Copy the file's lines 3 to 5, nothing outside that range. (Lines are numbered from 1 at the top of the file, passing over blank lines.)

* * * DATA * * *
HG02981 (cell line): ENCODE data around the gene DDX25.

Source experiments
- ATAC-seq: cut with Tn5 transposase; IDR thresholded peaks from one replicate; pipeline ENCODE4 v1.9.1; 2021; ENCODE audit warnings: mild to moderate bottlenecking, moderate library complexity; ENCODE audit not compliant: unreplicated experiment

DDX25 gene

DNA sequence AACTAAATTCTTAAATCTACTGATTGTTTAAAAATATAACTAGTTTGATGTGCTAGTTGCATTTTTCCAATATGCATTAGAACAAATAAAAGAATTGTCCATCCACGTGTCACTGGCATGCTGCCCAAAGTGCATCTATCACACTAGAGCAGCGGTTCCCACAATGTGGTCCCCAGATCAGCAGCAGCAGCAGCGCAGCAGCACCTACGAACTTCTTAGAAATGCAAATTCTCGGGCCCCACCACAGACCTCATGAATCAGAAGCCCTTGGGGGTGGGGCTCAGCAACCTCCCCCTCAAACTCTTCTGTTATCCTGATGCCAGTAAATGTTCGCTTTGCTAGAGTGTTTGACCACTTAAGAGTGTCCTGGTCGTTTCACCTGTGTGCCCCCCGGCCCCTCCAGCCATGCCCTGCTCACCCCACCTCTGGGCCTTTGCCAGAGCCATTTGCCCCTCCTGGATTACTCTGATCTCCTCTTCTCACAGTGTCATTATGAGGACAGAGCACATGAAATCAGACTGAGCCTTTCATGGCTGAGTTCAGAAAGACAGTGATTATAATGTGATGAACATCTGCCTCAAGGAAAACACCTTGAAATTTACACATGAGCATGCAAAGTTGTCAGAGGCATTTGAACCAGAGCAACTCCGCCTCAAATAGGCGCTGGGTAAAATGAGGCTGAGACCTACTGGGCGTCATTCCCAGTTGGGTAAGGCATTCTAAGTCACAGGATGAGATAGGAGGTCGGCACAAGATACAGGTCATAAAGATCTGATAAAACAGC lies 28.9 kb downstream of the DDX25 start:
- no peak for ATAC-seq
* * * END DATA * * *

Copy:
- ATAC-seq: cut with Tn5 transposase; IDR thresholded peaks from one replicate; pipeline ENCODE4 v1.9.1; 2021; ENCODE audit warnings: mild to moderate bottlenecking, moderate library complexity; ENCODE audit not compliant: unreplicated experiment

DDX25 gene

DNA sequence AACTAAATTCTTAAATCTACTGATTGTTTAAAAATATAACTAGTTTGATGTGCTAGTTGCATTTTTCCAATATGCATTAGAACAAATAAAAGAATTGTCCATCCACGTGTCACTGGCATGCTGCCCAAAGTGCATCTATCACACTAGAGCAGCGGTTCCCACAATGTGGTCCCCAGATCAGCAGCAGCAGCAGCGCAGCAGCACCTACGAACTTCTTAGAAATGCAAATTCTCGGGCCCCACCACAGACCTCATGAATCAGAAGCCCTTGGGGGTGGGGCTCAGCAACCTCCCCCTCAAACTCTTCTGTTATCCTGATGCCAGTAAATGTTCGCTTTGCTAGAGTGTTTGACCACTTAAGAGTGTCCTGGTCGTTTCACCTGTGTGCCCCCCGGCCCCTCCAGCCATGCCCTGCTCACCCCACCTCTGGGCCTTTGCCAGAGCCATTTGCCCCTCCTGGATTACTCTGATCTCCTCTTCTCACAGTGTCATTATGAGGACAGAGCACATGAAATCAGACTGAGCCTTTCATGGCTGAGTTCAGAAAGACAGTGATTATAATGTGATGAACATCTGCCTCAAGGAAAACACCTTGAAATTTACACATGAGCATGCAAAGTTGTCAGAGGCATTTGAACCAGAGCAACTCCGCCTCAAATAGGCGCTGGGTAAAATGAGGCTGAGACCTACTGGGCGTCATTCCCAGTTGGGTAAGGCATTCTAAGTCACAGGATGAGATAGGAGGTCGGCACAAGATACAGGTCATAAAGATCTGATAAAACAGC lies 28.9 kb downstream of the DDX25 start: